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Andy Kirkham

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  1. Judging from the destinations, I would guess the bottom one is at Wadebridge.
  2. Great pictures; a refreshing change from endless loco threequarters views. I've never seen a picture of a railbus at Bodmin General; I wonder if it was in passenger service or on its way to receive some maintenance somewhere. I was interested in the sign at Bodmin Road saying "Over the bridge for Down trains". Was the public expected to be familiar with the concept of Up and Down? I also never realised that the Seaton branch closed on the same day as the Somerset & Dorset.
  3. As a ten-year-old in 1966 I assumed that the Triang Battle Space range http://www.tri-angrailways.com/Battlespace.htm was named in recognition of its dual theme of (a) Battles, represented by the rifle in the emblem, and (b) Space (i.e. the extraterrestrial void) represented by the rocket. Over the next forty years I don't suppose I gave any thought to the matter until I attended a job interview with a military oriented company, and must have done a double-take when the interviewer used the term "battlespace" without otherwise hinting that he was a Triang afficionado. I didn't get the job. It seems that "battlespace" is now the preferred term for what used to be called a battlefield, but I can't find any reference online to the history of the word apart from Wikipedia https://en.wikipedia.org/wiki/Battlespace where it says "Over the last 25 years, the understanding of the military operational environment has transformed from primarily a time and space-driven linear understanding (a "battlefield") to a multi-dimensional system of systems understanding (a battlespace)". If that is a true representation of the timescale, then Triang must have been extraordinarily prescient in adopting the term roughly twenty-five years before it came into general use. I wonder if Triang invented the term independently, or whether someone in the company was attuned to the very latest developments in military thinking. Or perhaps it's just not such a modern term as all that.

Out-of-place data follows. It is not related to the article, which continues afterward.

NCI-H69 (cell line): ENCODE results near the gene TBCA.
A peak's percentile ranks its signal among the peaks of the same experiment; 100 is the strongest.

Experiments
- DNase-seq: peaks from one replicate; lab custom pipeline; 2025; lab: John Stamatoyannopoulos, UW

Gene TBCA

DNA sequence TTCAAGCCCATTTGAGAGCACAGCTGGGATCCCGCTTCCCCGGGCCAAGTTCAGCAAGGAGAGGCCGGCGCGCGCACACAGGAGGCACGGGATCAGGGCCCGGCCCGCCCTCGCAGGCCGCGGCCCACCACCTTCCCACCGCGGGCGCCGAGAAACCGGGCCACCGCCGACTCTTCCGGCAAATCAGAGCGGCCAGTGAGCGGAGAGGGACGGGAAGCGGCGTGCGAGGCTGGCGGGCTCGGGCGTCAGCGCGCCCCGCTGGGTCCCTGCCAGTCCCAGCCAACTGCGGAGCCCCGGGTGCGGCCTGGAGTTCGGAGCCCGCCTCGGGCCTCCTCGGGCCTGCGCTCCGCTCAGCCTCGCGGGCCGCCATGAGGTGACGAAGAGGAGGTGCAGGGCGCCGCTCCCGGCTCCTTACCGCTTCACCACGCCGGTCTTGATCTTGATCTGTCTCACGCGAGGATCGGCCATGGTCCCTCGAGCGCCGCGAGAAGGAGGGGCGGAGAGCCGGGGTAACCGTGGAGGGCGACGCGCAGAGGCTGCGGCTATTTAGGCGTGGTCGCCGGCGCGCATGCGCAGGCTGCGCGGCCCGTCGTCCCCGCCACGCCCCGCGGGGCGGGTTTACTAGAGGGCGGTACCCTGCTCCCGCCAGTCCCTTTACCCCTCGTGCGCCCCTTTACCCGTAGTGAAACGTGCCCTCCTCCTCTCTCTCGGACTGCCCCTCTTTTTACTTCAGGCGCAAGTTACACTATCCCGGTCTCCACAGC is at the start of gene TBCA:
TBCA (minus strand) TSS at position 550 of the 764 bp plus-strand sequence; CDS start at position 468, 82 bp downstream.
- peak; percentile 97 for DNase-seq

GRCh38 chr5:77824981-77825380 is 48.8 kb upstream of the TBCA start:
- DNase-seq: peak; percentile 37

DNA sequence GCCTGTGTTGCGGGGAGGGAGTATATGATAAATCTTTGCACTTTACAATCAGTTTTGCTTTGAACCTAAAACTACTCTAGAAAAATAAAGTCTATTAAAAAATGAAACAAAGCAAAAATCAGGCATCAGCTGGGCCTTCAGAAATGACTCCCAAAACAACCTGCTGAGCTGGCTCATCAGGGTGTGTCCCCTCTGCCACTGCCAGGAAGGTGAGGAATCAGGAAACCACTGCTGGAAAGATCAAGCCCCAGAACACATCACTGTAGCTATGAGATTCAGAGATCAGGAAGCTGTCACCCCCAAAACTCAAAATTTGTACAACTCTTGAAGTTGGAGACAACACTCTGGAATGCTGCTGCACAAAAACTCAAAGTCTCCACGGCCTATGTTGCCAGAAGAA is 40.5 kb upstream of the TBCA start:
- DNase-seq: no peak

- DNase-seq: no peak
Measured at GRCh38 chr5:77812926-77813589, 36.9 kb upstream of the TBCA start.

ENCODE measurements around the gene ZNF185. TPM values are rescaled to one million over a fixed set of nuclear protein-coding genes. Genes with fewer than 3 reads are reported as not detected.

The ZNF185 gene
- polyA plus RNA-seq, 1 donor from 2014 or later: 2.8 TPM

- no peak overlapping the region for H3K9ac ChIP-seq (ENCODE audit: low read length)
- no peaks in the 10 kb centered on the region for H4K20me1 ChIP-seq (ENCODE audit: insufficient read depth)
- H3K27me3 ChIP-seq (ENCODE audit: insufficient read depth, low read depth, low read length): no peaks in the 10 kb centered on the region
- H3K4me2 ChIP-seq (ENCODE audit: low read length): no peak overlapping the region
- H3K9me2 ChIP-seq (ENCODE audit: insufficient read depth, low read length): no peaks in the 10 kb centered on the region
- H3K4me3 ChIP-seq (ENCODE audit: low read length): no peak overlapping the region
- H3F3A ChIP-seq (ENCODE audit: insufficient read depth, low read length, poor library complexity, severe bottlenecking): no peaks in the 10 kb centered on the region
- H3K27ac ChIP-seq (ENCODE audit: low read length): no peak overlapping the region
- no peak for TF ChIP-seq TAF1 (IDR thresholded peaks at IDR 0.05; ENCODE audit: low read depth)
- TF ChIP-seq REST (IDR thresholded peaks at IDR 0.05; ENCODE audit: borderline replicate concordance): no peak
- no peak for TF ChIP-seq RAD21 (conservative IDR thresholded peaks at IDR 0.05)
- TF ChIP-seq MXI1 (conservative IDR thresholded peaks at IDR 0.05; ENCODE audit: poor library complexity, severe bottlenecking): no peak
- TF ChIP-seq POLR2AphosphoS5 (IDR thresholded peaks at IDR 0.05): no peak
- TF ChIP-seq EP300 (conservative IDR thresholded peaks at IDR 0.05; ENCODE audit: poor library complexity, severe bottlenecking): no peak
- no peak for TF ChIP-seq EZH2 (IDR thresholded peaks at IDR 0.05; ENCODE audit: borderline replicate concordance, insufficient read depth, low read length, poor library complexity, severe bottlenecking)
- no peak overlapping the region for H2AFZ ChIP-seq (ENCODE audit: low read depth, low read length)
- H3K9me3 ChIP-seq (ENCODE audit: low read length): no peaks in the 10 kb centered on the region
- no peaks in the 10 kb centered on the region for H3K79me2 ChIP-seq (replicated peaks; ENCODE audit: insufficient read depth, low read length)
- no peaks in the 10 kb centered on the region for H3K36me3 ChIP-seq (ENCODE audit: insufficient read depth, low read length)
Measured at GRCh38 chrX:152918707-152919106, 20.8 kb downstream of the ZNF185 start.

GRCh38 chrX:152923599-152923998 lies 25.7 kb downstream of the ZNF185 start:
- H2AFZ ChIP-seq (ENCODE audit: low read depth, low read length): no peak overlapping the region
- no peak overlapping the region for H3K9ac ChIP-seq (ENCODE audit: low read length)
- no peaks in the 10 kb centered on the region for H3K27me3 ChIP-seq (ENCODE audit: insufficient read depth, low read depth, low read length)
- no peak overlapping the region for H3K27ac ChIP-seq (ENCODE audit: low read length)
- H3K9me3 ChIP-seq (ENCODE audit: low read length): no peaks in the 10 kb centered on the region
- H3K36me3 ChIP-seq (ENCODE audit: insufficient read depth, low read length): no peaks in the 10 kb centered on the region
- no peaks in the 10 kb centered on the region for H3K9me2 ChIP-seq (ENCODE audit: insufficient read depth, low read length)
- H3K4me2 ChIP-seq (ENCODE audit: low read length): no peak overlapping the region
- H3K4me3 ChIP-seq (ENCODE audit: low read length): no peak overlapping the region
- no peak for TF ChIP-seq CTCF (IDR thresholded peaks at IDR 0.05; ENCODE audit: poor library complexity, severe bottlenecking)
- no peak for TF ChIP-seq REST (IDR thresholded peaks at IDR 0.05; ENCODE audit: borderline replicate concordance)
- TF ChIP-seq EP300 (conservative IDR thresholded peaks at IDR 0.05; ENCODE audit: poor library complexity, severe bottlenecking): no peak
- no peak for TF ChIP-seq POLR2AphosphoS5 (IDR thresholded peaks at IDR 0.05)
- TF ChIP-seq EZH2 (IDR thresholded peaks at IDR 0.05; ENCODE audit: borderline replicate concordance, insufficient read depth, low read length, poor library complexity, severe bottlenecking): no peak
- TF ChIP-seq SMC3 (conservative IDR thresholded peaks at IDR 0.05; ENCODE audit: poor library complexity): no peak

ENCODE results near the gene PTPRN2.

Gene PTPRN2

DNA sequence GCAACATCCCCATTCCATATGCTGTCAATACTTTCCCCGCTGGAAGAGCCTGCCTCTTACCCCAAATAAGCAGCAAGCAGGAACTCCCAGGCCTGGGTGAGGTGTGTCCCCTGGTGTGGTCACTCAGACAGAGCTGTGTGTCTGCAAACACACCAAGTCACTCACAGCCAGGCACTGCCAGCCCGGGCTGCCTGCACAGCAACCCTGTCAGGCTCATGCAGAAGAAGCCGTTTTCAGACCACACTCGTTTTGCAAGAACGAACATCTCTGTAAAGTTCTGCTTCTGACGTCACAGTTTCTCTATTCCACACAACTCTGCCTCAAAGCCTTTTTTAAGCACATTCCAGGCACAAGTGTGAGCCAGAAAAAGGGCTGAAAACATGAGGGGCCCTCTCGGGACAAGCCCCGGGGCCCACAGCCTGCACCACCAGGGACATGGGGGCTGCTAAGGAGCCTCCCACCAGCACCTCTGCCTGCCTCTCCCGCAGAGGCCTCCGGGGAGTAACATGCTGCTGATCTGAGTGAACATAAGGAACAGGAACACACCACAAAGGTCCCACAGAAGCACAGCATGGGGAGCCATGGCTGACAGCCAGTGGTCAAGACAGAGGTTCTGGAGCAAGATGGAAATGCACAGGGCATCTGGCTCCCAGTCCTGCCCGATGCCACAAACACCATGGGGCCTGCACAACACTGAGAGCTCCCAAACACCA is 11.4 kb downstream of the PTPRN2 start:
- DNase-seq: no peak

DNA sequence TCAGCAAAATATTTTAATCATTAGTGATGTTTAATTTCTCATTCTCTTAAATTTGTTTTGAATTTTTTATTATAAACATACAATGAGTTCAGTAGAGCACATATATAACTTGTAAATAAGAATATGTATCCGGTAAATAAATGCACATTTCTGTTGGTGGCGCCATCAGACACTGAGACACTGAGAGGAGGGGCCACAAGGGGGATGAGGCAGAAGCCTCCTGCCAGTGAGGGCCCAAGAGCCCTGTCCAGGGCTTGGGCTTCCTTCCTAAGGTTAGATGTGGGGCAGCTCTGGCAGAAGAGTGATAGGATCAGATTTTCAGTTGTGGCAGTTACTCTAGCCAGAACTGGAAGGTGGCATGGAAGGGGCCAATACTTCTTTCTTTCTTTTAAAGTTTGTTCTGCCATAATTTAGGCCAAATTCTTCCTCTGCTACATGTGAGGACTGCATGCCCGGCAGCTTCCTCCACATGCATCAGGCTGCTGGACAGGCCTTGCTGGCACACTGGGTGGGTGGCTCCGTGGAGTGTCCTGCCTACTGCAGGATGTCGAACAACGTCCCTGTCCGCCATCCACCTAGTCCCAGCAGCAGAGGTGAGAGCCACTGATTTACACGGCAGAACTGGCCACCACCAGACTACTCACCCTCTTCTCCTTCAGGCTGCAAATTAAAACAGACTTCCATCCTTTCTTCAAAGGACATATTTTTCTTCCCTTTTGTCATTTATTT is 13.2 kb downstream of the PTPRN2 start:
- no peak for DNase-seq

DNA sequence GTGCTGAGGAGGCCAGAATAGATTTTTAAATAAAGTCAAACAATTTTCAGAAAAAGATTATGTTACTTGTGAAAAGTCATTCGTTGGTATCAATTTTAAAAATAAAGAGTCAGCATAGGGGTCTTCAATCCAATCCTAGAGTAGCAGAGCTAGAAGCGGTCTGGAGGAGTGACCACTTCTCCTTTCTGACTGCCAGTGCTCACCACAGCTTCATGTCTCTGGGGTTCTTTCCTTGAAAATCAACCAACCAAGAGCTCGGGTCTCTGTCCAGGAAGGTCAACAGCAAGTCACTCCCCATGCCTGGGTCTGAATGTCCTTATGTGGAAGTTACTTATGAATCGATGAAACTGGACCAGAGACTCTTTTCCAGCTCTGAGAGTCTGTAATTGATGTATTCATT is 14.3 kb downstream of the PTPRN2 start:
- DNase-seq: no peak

4. which seemed rather incongruous as the model represented B.R. Southern Region IIRC.
  5. I think part of the reason for restricting the lengths of platforms 0 & 1 is to avoid blocking pedestrian access from the north, which is apparently the most popular route in an out of the station